Loons on the Lake
Throughout the night, I was kept aware of my location at this beautiful lake by the sounds of the loons. The call is a bit eerie, a loud and varied cry, but unmistakable. Although many floated by during the daytime, the cry of the loon was reserved for night and early morning. This morning as I set about to record all that I had seen the night before, it's raining again for the 4th consecutive day and I sit in the glass enclosed porch. Loons float by throughout the day, singly and in groups of three or four. The hummingbird that has visited each morning flits about outside. Two large turtles, so large they look to be too big for the average man to grab hold of, surfaced just off the dock, looking like small prehistoric animals. All of these became the targets of my attention as I turned my optics to catch the sights. Even as I sit here and write, I take a few moments with the 10x50s to watch the black headed and zebra striped neck loons in the waters 100 yards out.
About an hour into my observing session I had already observed more than two dozen objects but now noticed the stinger of Scorpius was no longer visible. M7, which started my evening, had disappeared behind a low cloud. All the lower portion of the teapot was hidden from view. I could not see this cloud, but the lower portion of the southern sky was now hidden from view. I had hoped to scour the remaining area of the teapot and scorpion for many objects I've never seen, including several Messiers, but missed the chance. So I redirected my plan a little north. I revisited the Lagoon and the M24 Star Cloud and moved on from there.
Serpens Cauda and South
Either side of the M24 Star Cloud lie open clusters. I viewed both M25 to the east and M23 to the west. Not too different in size, still these are very different clusters. M23 has many more stars but all are fainter and more evenly bright than those in M25. I panned around this entire area for awhile, each little move seemingly landing on another cluster or nebula or dense population of stars. Then I moved up to see the Serpens nebulae.
Embedded in another very dense star cloud-like area are M16, M17 and M18. At the top, M16 usually appears from home only as nebulous on the best of nights. On this occasion it looks like the open cluster sits near the north edge of a large diffuse nebula. M17 was even more impressive. The nebula surrounding M17 was large and very bright. The bright inverted swan was easily visible. Both stood out well in the same field of view. Below them, the open cluster M18 was a compact little spot of stars.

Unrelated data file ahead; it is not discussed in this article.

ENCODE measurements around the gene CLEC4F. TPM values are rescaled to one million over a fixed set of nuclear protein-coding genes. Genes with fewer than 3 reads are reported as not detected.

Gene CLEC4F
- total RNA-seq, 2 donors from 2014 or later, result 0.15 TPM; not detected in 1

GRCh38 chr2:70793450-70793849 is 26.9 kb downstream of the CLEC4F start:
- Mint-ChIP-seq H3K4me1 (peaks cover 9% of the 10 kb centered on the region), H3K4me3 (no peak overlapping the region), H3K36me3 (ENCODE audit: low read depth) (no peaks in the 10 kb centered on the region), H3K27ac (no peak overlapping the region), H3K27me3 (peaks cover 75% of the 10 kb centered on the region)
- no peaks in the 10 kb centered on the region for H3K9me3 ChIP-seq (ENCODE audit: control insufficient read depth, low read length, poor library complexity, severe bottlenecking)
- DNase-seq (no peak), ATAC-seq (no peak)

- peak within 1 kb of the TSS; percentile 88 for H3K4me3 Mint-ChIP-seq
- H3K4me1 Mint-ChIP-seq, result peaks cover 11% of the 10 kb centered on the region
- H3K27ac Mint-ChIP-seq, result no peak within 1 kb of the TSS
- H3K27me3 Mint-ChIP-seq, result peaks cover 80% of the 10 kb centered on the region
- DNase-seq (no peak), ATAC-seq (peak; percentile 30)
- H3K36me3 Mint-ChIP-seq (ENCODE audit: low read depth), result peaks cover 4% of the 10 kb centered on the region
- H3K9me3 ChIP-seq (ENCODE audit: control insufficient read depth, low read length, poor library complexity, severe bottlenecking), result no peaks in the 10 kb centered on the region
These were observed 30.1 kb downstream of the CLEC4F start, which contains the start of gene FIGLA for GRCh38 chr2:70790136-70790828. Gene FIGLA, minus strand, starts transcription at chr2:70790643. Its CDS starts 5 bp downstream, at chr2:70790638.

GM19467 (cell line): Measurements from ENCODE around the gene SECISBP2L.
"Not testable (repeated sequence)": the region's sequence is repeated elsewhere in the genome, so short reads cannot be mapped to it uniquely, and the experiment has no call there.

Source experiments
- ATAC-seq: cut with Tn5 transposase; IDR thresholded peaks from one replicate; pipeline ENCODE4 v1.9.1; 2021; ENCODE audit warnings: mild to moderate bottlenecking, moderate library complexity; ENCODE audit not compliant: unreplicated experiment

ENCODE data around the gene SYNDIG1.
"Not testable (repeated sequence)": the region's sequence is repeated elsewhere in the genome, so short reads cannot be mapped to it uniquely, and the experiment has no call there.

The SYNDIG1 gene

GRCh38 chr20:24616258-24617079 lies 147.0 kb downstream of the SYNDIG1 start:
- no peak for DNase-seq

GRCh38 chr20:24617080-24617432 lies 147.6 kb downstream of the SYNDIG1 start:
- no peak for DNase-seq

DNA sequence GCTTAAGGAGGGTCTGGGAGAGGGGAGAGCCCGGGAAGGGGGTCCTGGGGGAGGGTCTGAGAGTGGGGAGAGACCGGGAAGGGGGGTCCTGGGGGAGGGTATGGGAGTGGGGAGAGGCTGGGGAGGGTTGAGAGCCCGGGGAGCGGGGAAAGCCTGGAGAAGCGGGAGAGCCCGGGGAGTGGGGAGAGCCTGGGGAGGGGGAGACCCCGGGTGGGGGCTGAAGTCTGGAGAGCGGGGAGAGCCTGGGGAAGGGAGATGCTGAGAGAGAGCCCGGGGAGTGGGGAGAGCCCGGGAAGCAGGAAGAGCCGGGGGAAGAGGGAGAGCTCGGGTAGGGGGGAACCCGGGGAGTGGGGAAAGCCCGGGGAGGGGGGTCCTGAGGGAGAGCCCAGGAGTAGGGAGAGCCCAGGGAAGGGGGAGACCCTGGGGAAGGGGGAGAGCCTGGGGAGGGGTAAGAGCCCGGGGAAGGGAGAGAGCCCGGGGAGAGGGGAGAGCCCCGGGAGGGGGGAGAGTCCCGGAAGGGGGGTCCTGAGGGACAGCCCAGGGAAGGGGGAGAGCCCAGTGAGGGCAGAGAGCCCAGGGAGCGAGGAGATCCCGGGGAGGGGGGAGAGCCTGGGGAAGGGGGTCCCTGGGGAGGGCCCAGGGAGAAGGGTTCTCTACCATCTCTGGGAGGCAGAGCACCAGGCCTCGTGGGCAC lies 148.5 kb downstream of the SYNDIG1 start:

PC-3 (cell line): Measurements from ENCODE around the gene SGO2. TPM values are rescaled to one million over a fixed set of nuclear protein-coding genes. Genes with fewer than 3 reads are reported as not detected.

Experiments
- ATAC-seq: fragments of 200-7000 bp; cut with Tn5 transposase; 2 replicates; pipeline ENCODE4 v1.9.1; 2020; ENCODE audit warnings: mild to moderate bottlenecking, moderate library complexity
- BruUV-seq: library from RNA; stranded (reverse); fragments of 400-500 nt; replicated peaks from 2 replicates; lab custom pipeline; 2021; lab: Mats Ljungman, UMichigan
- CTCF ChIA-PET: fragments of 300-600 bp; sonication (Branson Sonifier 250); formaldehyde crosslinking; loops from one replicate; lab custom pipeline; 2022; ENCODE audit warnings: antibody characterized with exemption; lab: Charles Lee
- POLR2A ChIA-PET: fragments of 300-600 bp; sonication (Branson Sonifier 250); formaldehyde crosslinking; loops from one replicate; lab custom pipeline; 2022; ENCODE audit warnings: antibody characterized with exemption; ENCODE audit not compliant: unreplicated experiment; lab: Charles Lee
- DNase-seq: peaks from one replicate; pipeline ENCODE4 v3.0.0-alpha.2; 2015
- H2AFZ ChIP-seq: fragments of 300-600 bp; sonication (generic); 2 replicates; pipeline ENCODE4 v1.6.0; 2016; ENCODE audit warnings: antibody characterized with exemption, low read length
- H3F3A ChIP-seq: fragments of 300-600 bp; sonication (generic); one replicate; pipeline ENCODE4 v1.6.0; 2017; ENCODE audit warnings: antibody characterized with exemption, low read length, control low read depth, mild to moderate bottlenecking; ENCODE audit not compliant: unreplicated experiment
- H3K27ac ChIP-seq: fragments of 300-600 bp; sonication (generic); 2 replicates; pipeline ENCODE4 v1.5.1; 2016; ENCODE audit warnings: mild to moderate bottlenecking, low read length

Just off the southwesterly most stars of Aquila lies M11. There are so many stars in the sky that I need to orient myself to the major outline of constellations and then find my way from there. Within a minute or so, I was on M11. There was some resolution of stars in M11. Within 1 degree of M11 is a small trapezoidal asterism. I saw both of the double stars in this asterism and took notice that the variable R Scu, as usual, was near maximum and was the brightest star in the group. What I noticed more than ever before was all the nearly pure black dark areas around M11. These dark nebula all have designations, but I just enjoyed the big picture, without names. The dark empty areas lie in stark contrast to the nearby dense star studded fields.
I moved SW from M11 towards Alpha Ser. The whole area got a bit confusing to me since I rarely see it with so many stars visible. Once on alpha Ser, the open cluster ngc6664 was easily visible. This cluster is so faint that views from home, if seen at all, are recorded as just 2 or 3 stars or not much more. This view showed it as an obvious cluster of about 10 stars, larger and more populous than I've ever seen it before. The surrounding area is very dense with stars, but o.c. M26 still stood out pretty easily. What did not stand out so easily is the nearby globular ngc6712. I was so confused by the density of stars that my usual method of star hopping from M26 to 6712 was obscured. After a few tries, ngc6712 was found, a small globular glow amongst the dense star fields.